• review is structured by the review team
  • Speed Review
    • each reviewer gets 3 minutes to review a chunk, then passes to the next person
    • good for assessing comprehensibility!
fagan inspection process
1 Overview

communicate and educate about product

circulate materials

Rate: 500 SLOC per hour

2 Preparation

All participants perform individually

review materials to detect defects

Rate: 100-125 SLOC per hour

3 Inspection

a reader paraphrases the design

identify and note problems (don’t solve them)

Rate: 130-150 SLOC per hour

4 Rework

All errors/problems addressed by author

Rate: 16-20 hours per 1000 SLOC

5 Follow-up

Moderator ensures all errors have been corrected

if more than 5% reworked, product is re-inspected by original inspection team

Fagan Inspection Process

Source: Adapted from Blum, 1992, pp374-375

tactics for problematic review meetings
Tactics for problematic review meetings
  • Devil’s advocate
    • deliberate attempt to adopt a contrary position
  • Bebugging
    • put some deliberate errors in before the review
      • with prizes for finding them!
  • Money bowl
    • if a reviewer speaks out of turn, he/she puts 25c into the drinks kitty
  • Alarm
    • use a timer to limit ‘speechifying’
  • Issues blackboard
    • appoint someone to keep an issues list, to be written up after the review
  • Stand-up review
    • no tables or chairs!
summary
Summary
  • Inspections are very effective
    • Code inspections are better than testing for finding defects
    • For Specifications, inspection is all we have (you can’t “test” a spec!)
  • Key ideas:
    • Preparation: reviewers inspect individually first
    • Collection meeting: reviewers meet to merge their defect lists
    • Log each defect, but don’t spend time trying to fix it
    • The meeting plays an important role:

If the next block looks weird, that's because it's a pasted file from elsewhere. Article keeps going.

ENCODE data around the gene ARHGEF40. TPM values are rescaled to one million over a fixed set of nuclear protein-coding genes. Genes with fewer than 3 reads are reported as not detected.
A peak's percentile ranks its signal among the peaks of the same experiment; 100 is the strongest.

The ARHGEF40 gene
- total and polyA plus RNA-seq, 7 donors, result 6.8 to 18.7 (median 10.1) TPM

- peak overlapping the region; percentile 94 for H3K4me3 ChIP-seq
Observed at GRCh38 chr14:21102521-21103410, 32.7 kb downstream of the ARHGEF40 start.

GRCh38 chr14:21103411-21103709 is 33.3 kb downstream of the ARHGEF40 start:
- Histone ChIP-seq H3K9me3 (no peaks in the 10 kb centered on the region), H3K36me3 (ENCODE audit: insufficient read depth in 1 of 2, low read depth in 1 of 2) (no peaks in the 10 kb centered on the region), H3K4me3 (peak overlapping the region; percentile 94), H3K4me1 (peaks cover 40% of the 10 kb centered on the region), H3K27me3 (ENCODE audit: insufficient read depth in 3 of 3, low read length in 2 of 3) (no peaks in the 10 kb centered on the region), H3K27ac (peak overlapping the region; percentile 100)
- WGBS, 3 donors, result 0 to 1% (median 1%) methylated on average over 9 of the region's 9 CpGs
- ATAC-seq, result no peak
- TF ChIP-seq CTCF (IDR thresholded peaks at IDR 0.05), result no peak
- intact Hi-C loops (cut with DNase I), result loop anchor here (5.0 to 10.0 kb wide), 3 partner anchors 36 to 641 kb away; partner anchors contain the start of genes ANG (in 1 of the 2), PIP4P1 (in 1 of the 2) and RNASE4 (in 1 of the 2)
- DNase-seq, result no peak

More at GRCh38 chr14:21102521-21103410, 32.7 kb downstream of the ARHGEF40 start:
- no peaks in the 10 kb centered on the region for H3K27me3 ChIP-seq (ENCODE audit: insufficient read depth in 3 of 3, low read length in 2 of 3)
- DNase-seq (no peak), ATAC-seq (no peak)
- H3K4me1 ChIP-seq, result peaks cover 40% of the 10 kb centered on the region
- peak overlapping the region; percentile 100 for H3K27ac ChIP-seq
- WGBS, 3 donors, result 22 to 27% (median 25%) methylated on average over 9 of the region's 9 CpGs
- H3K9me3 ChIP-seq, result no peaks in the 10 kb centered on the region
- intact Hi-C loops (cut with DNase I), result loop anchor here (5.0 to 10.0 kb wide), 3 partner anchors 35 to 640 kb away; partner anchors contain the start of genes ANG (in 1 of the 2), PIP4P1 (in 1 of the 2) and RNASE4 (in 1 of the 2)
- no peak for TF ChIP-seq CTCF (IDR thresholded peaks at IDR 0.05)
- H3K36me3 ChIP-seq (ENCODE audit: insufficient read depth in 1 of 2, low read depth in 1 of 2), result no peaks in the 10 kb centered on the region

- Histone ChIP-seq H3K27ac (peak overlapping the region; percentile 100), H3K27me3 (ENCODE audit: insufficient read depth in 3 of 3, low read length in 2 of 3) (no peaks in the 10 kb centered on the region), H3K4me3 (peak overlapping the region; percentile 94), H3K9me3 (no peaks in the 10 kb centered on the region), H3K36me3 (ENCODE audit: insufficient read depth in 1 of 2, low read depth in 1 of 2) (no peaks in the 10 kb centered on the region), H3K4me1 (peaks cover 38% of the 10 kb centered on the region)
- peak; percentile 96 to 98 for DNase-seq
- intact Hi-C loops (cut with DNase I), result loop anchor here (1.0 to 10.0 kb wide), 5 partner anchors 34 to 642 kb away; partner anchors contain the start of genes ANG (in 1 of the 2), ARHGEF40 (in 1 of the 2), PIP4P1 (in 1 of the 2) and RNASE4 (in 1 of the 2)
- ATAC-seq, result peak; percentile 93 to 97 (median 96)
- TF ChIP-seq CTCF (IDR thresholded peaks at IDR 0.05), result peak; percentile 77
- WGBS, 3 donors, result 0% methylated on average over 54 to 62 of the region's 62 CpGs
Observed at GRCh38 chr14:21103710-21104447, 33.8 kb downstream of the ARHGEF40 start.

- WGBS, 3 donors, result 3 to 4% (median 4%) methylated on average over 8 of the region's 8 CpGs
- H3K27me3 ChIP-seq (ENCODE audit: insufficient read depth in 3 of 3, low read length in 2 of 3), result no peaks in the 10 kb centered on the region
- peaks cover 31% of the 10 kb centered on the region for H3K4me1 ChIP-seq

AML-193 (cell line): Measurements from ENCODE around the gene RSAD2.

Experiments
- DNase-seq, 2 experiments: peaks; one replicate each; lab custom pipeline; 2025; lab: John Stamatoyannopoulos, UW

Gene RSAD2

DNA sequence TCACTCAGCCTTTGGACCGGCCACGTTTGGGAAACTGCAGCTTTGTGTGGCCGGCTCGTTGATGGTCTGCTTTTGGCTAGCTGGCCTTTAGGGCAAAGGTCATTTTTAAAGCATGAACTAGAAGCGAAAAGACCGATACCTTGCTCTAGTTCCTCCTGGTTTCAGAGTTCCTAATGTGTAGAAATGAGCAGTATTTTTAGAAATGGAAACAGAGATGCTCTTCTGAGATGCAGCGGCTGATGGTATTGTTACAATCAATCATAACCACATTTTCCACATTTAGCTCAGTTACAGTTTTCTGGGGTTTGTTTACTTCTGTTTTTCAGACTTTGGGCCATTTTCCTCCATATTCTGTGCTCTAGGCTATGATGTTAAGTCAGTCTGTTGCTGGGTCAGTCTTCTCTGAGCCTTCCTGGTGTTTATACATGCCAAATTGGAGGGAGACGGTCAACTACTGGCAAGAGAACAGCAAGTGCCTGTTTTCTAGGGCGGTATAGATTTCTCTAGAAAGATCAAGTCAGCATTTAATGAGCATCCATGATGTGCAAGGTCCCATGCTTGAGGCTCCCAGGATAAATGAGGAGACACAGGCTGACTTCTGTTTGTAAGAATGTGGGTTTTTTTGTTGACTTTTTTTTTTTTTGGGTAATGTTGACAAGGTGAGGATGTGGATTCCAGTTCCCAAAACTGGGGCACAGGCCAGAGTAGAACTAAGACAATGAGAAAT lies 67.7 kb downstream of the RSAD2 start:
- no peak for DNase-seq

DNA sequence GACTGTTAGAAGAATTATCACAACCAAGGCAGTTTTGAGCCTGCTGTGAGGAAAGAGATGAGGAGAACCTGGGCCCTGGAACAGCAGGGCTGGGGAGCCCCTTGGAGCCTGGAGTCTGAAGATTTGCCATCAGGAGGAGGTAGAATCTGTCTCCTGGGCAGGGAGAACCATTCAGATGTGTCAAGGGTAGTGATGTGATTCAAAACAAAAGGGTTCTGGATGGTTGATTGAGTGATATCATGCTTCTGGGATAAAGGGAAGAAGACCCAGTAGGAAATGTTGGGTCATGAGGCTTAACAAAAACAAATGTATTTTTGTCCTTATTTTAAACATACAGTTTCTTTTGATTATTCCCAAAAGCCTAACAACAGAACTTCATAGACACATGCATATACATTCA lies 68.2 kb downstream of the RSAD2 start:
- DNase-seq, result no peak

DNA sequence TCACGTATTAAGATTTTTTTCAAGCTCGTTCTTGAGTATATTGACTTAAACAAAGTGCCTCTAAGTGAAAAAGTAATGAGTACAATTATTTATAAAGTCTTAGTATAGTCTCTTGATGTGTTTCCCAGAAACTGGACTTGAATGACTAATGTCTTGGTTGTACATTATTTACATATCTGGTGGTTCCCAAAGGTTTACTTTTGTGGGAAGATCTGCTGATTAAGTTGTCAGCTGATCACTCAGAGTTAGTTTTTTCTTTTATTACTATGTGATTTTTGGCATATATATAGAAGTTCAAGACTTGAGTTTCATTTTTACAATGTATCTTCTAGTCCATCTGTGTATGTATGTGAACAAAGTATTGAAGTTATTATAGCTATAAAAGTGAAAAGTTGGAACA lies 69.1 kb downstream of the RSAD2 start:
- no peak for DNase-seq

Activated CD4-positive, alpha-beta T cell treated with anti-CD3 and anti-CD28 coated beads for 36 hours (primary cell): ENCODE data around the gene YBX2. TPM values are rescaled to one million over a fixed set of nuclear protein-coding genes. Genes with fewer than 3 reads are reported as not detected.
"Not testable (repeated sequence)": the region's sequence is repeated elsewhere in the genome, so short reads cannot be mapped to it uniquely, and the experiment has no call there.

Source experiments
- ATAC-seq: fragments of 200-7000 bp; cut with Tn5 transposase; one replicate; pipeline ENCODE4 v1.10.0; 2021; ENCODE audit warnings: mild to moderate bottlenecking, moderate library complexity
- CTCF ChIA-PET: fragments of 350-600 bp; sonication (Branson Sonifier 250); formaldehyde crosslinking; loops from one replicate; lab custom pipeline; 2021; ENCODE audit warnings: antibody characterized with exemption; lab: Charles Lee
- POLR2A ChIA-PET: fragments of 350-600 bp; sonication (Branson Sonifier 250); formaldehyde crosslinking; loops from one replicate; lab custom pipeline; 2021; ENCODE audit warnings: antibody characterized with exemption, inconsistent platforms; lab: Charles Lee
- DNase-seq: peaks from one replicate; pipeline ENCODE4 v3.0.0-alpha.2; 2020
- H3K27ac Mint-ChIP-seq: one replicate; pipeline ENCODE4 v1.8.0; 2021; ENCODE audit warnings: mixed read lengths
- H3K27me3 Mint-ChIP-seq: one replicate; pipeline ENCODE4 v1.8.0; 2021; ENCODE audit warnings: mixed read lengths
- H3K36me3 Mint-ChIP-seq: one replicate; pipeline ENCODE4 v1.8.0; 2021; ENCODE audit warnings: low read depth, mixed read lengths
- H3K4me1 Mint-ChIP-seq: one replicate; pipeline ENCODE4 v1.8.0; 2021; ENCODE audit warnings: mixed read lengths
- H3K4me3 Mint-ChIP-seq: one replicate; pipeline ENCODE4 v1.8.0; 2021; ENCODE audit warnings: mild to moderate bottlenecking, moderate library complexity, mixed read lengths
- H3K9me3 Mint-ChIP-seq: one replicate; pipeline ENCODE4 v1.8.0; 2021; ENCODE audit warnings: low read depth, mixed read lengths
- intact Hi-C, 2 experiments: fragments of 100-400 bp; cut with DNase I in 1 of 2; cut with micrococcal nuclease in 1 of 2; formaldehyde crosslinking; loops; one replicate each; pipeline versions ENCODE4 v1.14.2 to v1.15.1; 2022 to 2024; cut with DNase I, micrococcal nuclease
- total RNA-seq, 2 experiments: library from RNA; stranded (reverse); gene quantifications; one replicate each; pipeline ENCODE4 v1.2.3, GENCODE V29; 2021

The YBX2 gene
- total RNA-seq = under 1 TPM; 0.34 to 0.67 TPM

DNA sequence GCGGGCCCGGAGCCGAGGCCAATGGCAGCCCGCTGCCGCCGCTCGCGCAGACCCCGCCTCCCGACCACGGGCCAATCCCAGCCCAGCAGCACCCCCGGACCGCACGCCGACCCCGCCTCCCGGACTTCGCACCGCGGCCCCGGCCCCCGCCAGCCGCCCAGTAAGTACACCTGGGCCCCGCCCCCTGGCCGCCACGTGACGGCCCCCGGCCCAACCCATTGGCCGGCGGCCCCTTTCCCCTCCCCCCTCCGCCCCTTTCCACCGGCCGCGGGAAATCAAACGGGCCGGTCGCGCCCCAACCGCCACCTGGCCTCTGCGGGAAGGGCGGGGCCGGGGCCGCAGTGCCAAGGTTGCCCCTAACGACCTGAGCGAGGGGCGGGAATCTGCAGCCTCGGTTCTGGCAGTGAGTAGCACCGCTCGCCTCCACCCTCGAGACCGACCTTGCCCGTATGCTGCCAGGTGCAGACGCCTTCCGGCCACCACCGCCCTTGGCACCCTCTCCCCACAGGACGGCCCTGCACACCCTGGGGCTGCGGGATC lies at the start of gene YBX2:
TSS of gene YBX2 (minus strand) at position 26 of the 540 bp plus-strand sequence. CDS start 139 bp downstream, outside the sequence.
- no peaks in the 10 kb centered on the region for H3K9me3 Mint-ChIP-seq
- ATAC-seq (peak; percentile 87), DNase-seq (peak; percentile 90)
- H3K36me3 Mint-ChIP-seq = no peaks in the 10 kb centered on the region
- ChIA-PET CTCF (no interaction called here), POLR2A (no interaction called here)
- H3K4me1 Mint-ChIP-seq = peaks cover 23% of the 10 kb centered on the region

• Reviewers learn from one another when they compare their lists
      • Additional defects are uncovered
    • Defect profiles from inspection are important for process improvement
  • Wide choice of inspection techniques:
    • What roles to use in the meeting?
    • How to structure the meeting?
    • What kind of checklist to use?
references
References

Freedman, D. P. and Weinberg, G. M. “Handbook of Walkthroughs, Inspections and Technical Reviews”. Dorset House, 1990.

Good practical guidebook, full of sensible advice about conducting reviews. Not so strong on the data collection and process improvement aspects of Fagan inspections, though.

Ackerman, A. F. “Software Inspections and the Cost Effective Production of Reliable Software”. From “Software Engineering”, Dorfman & Thayer, eds., IEEE Computer Society Press, 1997.

This paper summarizes some of the practical aspects of introducing inspections, including how inspectors are trained.

Karl E. Wiegers, "Peer Reviews in Software: A Practical Guide", Addison-Wesley, 2001

We’ll be using the forms from this book for the practical inspection exercise.

Blum, B. “Software Engineering: A Holistic View”. Oxford University Press, 1992

Section 5.2 provides one of the best overview of walkthroughs and inspections anywhere. Blum manages to cut through a lot of the confusion about ‘walkthroughs’, ‘inspections’ and ‘reviews’ managing to get to the key issues.